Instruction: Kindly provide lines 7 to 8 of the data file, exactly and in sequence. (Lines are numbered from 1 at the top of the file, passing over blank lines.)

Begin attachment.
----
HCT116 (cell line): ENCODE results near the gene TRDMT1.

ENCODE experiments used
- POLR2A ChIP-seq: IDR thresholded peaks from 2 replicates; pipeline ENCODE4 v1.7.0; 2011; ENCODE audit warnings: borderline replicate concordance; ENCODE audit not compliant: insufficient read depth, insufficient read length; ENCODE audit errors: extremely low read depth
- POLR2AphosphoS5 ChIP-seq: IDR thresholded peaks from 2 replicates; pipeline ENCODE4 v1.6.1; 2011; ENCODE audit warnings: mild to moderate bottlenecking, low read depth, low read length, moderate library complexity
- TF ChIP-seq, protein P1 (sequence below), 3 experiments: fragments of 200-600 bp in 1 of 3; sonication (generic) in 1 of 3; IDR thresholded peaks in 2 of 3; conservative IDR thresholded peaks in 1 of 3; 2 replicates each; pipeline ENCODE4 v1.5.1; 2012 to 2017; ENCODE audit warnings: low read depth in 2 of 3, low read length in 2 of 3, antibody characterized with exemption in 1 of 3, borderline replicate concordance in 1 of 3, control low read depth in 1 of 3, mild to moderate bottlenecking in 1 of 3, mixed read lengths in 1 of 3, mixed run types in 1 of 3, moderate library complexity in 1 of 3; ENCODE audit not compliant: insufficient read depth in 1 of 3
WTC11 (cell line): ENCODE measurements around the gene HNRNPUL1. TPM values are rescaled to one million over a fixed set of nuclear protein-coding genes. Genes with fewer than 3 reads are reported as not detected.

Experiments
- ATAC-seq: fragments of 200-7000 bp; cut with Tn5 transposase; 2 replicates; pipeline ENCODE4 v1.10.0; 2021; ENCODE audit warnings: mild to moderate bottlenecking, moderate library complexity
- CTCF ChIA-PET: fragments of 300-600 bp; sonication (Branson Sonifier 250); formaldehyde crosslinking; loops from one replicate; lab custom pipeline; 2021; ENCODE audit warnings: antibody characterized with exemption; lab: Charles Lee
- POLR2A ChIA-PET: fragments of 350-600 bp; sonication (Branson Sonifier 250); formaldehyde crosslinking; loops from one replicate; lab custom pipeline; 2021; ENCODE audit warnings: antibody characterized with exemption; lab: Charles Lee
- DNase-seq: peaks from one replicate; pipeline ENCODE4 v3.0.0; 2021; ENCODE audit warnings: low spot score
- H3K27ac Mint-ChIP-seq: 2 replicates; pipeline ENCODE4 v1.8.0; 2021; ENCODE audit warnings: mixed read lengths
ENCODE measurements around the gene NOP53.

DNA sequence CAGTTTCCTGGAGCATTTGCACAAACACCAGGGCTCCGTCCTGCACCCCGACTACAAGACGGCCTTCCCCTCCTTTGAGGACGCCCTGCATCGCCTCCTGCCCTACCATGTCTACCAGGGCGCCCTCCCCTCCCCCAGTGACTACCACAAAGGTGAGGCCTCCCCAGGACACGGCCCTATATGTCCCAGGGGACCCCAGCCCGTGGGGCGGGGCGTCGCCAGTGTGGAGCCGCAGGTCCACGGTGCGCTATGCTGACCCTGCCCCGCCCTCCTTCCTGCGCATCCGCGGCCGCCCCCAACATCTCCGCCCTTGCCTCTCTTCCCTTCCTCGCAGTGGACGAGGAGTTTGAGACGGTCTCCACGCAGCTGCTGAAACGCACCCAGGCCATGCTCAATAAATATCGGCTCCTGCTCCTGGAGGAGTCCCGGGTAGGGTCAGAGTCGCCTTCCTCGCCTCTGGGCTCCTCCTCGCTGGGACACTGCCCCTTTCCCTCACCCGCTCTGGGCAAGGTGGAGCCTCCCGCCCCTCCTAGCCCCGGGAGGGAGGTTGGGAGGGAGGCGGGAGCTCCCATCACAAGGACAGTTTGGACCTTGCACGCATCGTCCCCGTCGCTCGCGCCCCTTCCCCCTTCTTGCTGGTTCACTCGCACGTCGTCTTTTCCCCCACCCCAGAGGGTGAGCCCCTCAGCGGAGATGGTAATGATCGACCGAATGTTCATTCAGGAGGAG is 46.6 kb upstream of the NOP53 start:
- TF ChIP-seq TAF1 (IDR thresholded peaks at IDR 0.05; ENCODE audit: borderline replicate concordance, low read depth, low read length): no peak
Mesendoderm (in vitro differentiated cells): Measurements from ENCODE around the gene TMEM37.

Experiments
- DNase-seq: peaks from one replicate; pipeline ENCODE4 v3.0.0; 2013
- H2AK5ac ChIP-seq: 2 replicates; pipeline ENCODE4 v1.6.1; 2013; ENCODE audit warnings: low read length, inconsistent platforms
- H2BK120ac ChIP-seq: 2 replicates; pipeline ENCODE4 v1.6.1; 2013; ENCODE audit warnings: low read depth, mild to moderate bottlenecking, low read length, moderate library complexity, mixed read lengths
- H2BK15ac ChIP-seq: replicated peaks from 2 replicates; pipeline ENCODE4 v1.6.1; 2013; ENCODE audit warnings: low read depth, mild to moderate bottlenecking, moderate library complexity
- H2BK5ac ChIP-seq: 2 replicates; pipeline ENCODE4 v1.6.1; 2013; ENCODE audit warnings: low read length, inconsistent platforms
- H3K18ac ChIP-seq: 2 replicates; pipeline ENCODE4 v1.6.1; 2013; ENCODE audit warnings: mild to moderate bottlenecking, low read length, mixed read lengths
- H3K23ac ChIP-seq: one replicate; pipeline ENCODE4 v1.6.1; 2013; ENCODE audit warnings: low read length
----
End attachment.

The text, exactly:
Experiments
- ATAC-seq: fragments of 200-7000 bp; cut with Tn5 transposase; 2 replicates; pipeline ENCODE4 v1.10.0; 2021; ENCODE audit warnings: mild to moderate bottlenecking, moderate library complexity